You’re ready to have children. You want to start a family more than anything. But even after months of trying, it’s just not happening for you. Maybe this is your current situation, or maybe it’s something you’re worried may happen to you down the line. Either way, we get it. Many women – and men, too – worry that they’re infertile if they aren’t able to immediately conceive. The good news is that if you are experiencing trouble getting pregnant, there are multiple things that could be to blame – and complete infertility is not the most likely cause of your fertility issues.

How common is infertility?

Infertility and difficulty conceiving is more common than many people realize. According to the C.D.C., infertility is defined as not being able to successfully conceive, or get pregnant, after one year of unprotected sex. Currently data from the C.D.C. shows 10% of women in the United States between the ages of 15 and 44 have difficulty getting pregnant or staying pregnant. That’s 6.1 million women who are infertile to some extent.

Then there’s the data on male infertility. Unfortunately, current numbers aren’t easy to find on this subject, since many men dealing with infertility don’t identify themselves as infertile. The most recent survey on file with the C.D.C dates back to the early 2000s. It showed that 7.5% of men who are younger than 45 years of age, and who engage in sexual intercourse, reported seeing a fertility doctor during their lifetime. That equals about 3.3 – 4.7 million men that we know of. And of the men who sought help, 18% were diagnosed with a male-related infertility problem. The chances are that this number is a bit higher, as medical experts agree that the number of men who deal with infertility are about the same as the number of women who deal with it.

As a result of both men and women dealing with fertility issues, about 1 in 6 couples in the United States will experience difficulty getting pregnant. Many of them will then begin to seek out help in getting pregnant.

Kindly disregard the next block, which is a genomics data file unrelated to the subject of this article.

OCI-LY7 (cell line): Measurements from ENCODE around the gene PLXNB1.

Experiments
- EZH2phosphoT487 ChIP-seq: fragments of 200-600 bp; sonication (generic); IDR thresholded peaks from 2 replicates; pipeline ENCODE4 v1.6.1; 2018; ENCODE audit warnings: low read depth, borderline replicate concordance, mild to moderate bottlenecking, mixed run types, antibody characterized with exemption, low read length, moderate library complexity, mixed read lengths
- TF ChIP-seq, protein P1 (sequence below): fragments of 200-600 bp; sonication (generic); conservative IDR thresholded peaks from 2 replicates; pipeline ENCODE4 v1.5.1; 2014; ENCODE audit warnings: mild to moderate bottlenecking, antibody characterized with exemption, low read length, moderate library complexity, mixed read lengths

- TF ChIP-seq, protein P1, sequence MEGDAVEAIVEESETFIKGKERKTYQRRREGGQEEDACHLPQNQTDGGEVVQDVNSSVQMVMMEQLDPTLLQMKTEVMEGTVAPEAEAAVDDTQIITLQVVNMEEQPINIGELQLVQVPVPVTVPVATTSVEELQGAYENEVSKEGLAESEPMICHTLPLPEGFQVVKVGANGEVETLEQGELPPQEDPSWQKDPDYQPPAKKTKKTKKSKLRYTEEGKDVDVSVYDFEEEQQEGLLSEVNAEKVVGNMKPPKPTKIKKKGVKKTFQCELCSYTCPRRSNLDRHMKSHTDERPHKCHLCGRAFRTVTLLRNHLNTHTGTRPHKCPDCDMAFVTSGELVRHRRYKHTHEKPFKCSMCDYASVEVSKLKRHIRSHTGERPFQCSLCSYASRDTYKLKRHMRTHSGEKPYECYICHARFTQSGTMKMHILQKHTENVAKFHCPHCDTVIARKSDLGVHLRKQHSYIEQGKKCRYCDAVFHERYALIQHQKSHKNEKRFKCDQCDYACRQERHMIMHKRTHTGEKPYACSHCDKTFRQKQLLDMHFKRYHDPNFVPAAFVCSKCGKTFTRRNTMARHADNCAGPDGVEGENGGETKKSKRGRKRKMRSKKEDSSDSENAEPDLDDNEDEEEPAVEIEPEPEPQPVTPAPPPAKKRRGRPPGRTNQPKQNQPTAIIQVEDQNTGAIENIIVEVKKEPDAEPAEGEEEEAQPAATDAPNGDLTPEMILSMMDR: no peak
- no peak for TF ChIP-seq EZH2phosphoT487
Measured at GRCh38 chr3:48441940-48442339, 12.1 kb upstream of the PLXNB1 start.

It’s been a year – does this mean I’m infertile?

Not necessarily! Although infertility is a surprisingly common issue, very few people are completely infertile. If you’ve been trying for a year with no results, it might be that you or your partner are subfertile. This term is used to describe a condition or state where, despite you or your partner being less fertile than the normal or ideal couple, you’re most likely still capable of eventually getting pregnant. It may just take a little more work than it might for another couple.

When do I need to consider working with a doctor to help get pregnant?

While you might not visit a fertility doctor when you are just starting to try and get pregnant, there are certain points at which an expert opinion can help you improve your conception efforts. We recommend meeting with a reproductive endocrinologist if:

  • You have been trying to get pregnant for over a year
  • You are older than 35 years and have not conceived during a 6-month period of trying
  • You are dealing with health problems or a history of certain issues that increase the risk of infertility, such as irregular periods/no menstrual periods; very painful periods; endometriosis; pelvic inflammatory disease; more than one previous miscarriage

A doctor can help you determine exactly what may be keeping you from conceiving by looking for common conditions and even daily habits that can affect men and women’s reproductive health and fertility. Additionally, they can provide fertility assistance and help determine whether or not you can use tools such as home insemination kits to help you continue to try and get pregnant right in your own home, without serious medical intervention.

Not knowing if you’re able to conceive can admittedly be a huge source of anxiety, especially since infertility in general is often a major source of stress. The good news is that your chances of being completely infertile are very low. Rather than fret about whether or not you can get pregnant, we’d advise that you relax, continue to try, and wait a reasonable amount of time before looking for medical help getting pregnant. If you do find that it’s time to meet with a doctor, you’ll likely obtain the information you need to address any fertility issues you have. And best of all, thanks to the invention of modern aids, you now have the opportunity to use an affordable aid, at home to optimize your chances of conceiving.

Still have questions or concerns about infertility? Leave them in the comments and we’ll answer them as best as we can!

 

Sources:

http://www.cdc.gov/reproductivehealth/infertility/

https://www.womenshealth.gov/publications/our-publications/fact-sheet/infertility.html

www.theguardian.com/commentisfree/2015/mar/31/sperm-count-worry-male-fertility-crisis